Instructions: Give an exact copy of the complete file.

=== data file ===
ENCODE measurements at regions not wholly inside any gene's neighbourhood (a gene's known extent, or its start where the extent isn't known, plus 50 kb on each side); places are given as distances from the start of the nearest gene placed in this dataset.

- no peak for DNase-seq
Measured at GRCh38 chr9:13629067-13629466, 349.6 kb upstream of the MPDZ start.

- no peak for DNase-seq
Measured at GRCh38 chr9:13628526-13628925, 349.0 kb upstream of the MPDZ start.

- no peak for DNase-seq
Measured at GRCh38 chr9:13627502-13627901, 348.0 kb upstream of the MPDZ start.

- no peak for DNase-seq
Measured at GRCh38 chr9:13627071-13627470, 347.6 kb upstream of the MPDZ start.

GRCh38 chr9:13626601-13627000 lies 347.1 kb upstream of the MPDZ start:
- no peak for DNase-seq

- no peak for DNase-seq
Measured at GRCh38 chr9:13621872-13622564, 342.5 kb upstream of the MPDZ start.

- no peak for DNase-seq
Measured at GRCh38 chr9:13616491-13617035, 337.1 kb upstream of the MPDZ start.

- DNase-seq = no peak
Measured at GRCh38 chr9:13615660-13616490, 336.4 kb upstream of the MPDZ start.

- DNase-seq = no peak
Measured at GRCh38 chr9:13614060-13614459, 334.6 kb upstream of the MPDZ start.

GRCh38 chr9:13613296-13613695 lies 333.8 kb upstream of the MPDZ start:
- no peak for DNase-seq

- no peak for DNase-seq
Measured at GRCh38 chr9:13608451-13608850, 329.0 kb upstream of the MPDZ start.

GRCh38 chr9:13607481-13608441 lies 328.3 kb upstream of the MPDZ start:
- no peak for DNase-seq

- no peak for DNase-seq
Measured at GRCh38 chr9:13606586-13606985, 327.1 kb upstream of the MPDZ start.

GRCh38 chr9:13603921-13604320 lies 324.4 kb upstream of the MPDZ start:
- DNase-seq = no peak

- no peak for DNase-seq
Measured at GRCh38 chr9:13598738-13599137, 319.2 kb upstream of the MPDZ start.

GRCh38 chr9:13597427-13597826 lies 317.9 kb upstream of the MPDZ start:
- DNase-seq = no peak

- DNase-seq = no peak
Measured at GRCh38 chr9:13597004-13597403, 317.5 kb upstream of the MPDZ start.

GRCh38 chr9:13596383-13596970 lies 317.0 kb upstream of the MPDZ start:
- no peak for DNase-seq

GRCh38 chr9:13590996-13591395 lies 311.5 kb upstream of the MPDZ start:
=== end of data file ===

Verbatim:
ENCODE measurements at regions not wholly inside any gene's neighbourhood (a gene's known extent, or its start where the extent isn't known, plus 50 kb on each side); places are given as distances from the start of the nearest gene placed in this dataset.

- no peak for DNase-seq
Measured at GRCh38 chr9:13629067-13629466, 349.6 kb upstream of the MPDZ start.

- no peak for DNase-seq
Measured at GRCh38 chr9:13628526-13628925, 349.0 kb upstream of the MPDZ start.

- no peak for DNase-seq
Measured at GRCh38 chr9:13627502-13627901, 348.0 kb upstream of the MPDZ start.

- no peak for DNase-seq
Measured at GRCh38 chr9:13627071-13627470, 347.6 kb upstream of the MPDZ start.

GRCh38 chr9:13626601-13627000 lies 347.1 kb upstream of the MPDZ start:
- no peak for DNase-seq

- no peak for DNase-seq
Measured at GRCh38 chr9:13621872-13622564, 342.5 kb upstream of the MPDZ start.

- no peak for DNase-seq
Measured at GRCh38 chr9:13616491-13617035, 337.1 kb upstream of the MPDZ start.

- DNase-seq = no peak
Measured at GRCh38 chr9:13615660-13616490, 336.4 kb upstream of the MPDZ start.

- DNase-seq = no peak
Measured at GRCh38 chr9:13614060-13614459, 334.6 kb upstream of the MPDZ start.

GRCh38 chr9:13613296-13613695 lies 333.8 kb upstream of the MPDZ start:
- no peak for DNase-seq

- no peak for DNase-seq
Measured at GRCh38 chr9:13608451-13608850, 329.0 kb upstream of the MPDZ start.

GRCh38 chr9:13607481-13608441 lies 328.3 kb upstream of the MPDZ start:
- no peak for DNase-seq

- no peak for DNase-seq
Measured at GRCh38 chr9:13606586-13606985, 327.1 kb upstream of the MPDZ start.

GRCh38 chr9:13603921-13604320 lies 324.4 kb upstream of the MPDZ start:
- DNase-seq = no peak

- no peak for DNase-seq
Measured at GRCh38 chr9:13598738-13599137, 319.2 kb upstream of the MPDZ start.

GRCh38 chr9:13597427-13597826 lies 317.9 kb upstream of the MPDZ start:
- DNase-seq = no peak

- DNase-seq = no peak
Measured at GRCh38 chr9:13597004-13597403, 317.5 kb upstream of the MPDZ start.

GRCh38 chr9:13596383-13596970 lies 317.0 kb upstream of the MPDZ start:
- no peak for DNase-seq

GRCh38 chr9:13590996-13591395 lies 311.5 kb upstream of the MPDZ start: